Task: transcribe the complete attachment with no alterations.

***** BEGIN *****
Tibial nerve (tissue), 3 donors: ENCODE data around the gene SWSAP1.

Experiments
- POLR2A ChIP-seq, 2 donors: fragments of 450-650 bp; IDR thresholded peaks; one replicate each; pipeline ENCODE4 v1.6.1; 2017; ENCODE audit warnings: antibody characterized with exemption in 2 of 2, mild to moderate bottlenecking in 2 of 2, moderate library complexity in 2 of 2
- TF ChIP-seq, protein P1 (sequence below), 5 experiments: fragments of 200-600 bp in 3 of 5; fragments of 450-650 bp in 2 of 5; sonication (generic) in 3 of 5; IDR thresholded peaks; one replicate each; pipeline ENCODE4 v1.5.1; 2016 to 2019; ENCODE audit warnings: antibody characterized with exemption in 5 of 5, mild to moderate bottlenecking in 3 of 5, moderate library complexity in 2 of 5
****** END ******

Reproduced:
Tibial nerve (tissue), 3 donors: ENCODE data around the gene SWSAP1.

Experiments
- POLR2A ChIP-seq, 2 donors: fragments of 450-650 bp; IDR thresholded peaks; one replicate each; pipeline ENCODE4 v1.6.1; 2017; ENCODE audit warnings: antibody characterized with exemption in 2 of 2, mild to moderate bottlenecking in 2 of 2, moderate library complexity in 2 of 2
- TF ChIP-seq, protein P1 (sequence below), 5 experiments: fragments of 200-600 bp in 3 of 5; fragments of 450-650 bp in 2 of 5; sonication (generic) in 3 of 5; IDR thresholded peaks; one replicate each; pipeline ENCODE4 v1.5.1; 2016 to 2019; ENCODE audit warnings: antibody characterized with exemption in 5 of 5, mild to moderate bottlenecking in 3 of 5, moderate library complexity in 2 of 5